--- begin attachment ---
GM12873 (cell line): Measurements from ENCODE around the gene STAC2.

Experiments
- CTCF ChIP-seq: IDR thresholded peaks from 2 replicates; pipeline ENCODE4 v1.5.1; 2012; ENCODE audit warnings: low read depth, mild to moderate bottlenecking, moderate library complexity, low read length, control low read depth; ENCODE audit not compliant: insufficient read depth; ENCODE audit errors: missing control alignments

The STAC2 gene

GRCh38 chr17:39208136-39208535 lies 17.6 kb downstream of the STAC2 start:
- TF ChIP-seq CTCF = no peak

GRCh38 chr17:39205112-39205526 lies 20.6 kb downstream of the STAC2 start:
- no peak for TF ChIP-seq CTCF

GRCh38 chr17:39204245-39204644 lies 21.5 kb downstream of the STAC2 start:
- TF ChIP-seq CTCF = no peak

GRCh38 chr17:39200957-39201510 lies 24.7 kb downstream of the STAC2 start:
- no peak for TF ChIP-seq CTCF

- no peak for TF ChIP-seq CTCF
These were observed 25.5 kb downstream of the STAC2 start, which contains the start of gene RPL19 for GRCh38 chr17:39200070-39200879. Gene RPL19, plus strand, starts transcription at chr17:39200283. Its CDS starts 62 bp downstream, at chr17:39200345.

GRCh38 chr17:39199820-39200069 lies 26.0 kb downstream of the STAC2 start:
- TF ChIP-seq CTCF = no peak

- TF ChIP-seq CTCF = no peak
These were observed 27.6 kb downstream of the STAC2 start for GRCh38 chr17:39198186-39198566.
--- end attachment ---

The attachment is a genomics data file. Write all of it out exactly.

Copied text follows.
GM12873 (cell line): Measurements from ENCODE around the gene STAC2.

Experiments
- CTCF ChIP-seq: IDR thresholded peaks from 2 replicates; pipeline ENCODE4 v1.5.1; 2012; ENCODE audit warnings: low read depth, mild to moderate bottlenecking, moderate library complexity, low read length, control low read depth; ENCODE audit not compliant: insufficient read depth; ENCODE audit errors: missing control alignments

The STAC2 gene

GRCh38 chr17:39208136-39208535 lies 17.6 kb downstream of the STAC2 start:
- TF ChIP-seq CTCF = no peak

GRCh38 chr17:39205112-39205526 lies 20.6 kb downstream of the STAC2 start:
- no peak for TF ChIP-seq CTCF

GRCh38 chr17:39204245-39204644 lies 21.5 kb downstream of the STAC2 start:
- TF ChIP-seq CTCF = no peak

GRCh38 chr17:39200957-39201510 lies 24.7 kb downstream of the STAC2 start:
- no peak for TF ChIP-seq CTCF

- no peak for TF ChIP-seq CTCF
These were observed 25.5 kb downstream of the STAC2 start, which contains the start of gene RPL19 for GRCh38 chr17:39200070-39200879. Gene RPL19, plus strand, starts transcription at chr17:39200283. Its CDS starts 62 bp downstream, at chr17:39200345.

GRCh38 chr17:39199820-39200069 lies 26.0 kb downstream of the STAC2 start:
- TF ChIP-seq CTCF = no peak

- TF ChIP-seq CTCF = no peak
These were observed 27.6 kb downstream of the STAC2 start for GRCh38 chr17:39198186-39198566.